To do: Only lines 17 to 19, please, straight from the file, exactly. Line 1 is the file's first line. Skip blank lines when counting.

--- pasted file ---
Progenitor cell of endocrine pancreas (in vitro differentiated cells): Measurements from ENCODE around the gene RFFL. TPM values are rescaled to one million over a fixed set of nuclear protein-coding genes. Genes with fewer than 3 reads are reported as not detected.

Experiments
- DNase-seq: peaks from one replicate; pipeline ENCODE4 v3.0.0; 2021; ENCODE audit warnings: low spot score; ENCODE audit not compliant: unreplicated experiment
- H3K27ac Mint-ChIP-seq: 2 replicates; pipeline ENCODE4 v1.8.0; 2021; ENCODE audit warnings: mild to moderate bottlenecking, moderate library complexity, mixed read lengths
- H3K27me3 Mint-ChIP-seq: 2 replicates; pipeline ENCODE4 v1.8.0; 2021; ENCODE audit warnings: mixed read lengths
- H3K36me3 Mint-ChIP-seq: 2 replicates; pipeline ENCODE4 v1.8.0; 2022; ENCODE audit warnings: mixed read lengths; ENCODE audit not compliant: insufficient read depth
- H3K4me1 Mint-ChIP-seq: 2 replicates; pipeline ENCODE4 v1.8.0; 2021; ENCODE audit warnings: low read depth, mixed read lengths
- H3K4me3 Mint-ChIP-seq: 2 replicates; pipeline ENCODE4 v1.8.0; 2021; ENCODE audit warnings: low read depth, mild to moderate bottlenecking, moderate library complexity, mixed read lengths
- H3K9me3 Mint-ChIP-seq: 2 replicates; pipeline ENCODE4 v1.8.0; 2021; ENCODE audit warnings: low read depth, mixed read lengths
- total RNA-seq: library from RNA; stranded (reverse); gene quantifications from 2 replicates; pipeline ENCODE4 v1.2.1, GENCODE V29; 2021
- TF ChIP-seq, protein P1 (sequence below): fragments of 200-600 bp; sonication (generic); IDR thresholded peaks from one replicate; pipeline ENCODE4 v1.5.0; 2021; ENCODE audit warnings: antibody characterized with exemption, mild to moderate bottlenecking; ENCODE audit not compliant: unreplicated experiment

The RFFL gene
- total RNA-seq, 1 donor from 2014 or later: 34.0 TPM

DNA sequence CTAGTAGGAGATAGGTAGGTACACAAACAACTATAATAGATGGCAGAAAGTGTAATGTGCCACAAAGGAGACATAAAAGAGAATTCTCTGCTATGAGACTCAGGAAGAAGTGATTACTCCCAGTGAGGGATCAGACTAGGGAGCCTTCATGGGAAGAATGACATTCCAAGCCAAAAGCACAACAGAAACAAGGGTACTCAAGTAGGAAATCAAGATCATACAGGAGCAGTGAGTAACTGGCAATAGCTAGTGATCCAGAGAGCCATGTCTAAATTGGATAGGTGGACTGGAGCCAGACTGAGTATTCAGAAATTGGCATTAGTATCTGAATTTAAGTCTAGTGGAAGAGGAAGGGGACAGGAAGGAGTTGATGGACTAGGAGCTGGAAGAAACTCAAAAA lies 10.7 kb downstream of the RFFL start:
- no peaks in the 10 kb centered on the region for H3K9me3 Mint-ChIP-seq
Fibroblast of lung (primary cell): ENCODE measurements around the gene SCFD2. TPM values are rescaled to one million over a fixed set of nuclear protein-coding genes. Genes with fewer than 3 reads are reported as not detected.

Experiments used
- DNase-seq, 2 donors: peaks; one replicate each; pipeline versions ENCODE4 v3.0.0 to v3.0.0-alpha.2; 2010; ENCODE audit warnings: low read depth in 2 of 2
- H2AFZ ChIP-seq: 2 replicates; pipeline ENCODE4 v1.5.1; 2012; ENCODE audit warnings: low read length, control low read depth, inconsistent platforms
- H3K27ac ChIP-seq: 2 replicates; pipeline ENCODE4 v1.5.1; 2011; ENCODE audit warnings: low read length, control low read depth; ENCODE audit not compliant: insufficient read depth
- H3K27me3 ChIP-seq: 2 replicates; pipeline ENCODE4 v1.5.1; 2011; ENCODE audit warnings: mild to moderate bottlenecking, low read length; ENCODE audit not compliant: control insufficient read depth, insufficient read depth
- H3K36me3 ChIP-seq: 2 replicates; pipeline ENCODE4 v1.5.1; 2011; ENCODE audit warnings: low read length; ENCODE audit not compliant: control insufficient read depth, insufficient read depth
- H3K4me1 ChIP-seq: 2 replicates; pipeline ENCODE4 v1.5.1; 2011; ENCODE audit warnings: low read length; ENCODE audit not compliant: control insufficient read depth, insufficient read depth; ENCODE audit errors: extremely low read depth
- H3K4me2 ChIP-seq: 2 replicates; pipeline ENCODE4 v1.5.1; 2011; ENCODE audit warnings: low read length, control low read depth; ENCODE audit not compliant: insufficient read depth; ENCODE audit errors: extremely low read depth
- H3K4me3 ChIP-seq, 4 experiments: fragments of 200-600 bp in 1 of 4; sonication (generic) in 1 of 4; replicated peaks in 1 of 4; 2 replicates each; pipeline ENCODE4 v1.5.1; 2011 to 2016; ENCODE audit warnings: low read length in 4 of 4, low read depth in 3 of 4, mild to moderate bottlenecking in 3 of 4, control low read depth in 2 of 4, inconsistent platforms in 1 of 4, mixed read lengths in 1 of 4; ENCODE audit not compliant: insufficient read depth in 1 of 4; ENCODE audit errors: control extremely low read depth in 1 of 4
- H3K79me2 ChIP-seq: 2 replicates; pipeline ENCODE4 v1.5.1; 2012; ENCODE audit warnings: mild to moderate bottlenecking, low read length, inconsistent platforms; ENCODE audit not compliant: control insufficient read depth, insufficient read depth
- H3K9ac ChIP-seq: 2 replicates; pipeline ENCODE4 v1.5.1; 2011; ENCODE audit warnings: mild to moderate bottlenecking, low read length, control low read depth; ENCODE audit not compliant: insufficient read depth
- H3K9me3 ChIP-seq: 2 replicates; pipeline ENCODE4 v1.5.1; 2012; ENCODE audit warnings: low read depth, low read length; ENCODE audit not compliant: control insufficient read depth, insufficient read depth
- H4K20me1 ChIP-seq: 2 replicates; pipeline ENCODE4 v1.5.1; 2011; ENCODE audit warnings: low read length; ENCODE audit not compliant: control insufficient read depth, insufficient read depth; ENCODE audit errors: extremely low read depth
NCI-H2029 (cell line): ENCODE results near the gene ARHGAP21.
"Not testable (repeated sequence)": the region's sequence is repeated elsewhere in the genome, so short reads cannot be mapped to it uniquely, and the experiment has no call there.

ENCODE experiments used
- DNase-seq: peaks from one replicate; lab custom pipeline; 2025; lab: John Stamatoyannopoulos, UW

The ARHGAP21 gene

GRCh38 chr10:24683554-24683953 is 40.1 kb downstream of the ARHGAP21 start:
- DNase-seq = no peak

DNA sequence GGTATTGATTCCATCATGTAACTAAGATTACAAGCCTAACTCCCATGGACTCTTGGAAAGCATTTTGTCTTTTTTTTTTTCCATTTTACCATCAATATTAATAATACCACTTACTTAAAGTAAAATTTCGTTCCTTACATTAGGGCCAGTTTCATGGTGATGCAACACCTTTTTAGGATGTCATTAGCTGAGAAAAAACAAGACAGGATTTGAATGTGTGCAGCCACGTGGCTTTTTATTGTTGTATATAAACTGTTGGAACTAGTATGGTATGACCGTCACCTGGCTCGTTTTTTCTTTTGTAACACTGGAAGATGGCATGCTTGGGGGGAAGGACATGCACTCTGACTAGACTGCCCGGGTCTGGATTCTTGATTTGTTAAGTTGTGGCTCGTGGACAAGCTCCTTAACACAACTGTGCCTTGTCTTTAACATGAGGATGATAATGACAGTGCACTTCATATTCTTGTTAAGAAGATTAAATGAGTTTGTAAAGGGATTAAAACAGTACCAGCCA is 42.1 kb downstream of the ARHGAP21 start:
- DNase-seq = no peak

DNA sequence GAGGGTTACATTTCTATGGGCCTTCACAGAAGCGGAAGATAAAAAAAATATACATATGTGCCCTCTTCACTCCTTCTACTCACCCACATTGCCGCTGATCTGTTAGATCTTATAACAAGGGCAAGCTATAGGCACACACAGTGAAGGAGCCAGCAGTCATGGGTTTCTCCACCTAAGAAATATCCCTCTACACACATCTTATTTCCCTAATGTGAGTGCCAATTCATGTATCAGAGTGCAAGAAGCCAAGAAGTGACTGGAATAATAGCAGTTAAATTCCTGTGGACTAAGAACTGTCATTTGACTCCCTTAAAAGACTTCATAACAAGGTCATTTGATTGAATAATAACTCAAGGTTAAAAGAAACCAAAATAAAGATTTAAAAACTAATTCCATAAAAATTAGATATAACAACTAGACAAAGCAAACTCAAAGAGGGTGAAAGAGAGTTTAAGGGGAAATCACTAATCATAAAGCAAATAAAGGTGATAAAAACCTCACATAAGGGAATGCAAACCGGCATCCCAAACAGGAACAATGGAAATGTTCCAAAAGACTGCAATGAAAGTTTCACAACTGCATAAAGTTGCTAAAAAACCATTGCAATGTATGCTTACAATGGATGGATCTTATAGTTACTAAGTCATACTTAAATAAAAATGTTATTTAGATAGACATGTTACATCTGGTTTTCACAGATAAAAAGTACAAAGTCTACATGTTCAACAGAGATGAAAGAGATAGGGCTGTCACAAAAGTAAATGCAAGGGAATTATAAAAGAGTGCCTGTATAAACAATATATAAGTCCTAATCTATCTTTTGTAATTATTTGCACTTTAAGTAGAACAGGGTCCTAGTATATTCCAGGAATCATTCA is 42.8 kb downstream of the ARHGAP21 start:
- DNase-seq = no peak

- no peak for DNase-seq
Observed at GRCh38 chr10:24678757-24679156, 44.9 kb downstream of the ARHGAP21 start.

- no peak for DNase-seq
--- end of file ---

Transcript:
Experiments used
- DNase-seq, 2 donors: peaks; one replicate each; pipeline versions ENCODE4 v3.0.0 to v3.0.0-alpha.2; 2010; ENCODE audit warnings: low read depth in 2 of 2
- H2AFZ ChIP-seq: 2 replicates; pipeline ENCODE4 v1.5.1; 2012; ENCODE audit warnings: low read length, control low read depth, inconsistent platforms